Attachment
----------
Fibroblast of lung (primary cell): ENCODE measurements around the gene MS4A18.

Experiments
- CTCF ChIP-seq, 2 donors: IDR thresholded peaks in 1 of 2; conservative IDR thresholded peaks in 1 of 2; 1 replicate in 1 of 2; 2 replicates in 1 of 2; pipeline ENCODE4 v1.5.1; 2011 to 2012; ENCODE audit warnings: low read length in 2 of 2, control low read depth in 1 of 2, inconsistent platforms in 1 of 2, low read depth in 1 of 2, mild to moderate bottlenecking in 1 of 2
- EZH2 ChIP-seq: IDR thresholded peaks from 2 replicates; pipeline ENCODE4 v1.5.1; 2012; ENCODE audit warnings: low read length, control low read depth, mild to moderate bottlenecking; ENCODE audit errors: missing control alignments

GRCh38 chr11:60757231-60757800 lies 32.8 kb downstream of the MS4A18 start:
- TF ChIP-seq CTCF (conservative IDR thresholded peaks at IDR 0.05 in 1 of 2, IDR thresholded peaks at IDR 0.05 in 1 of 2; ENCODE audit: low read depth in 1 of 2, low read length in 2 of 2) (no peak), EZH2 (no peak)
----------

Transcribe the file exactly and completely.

Fibroblast of lung (primary cell): ENCODE measurements around the gene MS4A18.

Experiments
- CTCF ChIP-seq, 2 donors: IDR thresholded peaks in 1 of 2; conservative IDR thresholded peaks in 1 of 2; 1 replicate in 1 of 2; 2 replicates in 1 of 2; pipeline ENCODE4 v1.5.1; 2011 to 2012; ENCODE audit warnings: low read length in 2 of 2, control low read depth in 1 of 2, inconsistent platforms in 1 of 2, low read depth in 1 of 2, mild to moderate bottlenecking in 1 of 2
- EZH2 ChIP-seq: IDR thresholded peaks from 2 replicates; pipeline ENCODE4 v1.5.1; 2012; ENCODE audit warnings: low read length, control low read depth, mild to moderate bottlenecking; ENCODE audit errors: missing control alignments

GRCh38 chr11:60757231-60757800 lies 32.8 kb downstream of the MS4A18 start:
- TF ChIP-seq CTCF (conservative IDR thresholded peaks at IDR 0.05 in 1 of 2, IDR thresholded peaks at IDR 0.05 in 1 of 2; ENCODE audit: low read depth in 1 of 2, low read length in 2 of 2) (no peak), EZH2 (no peak)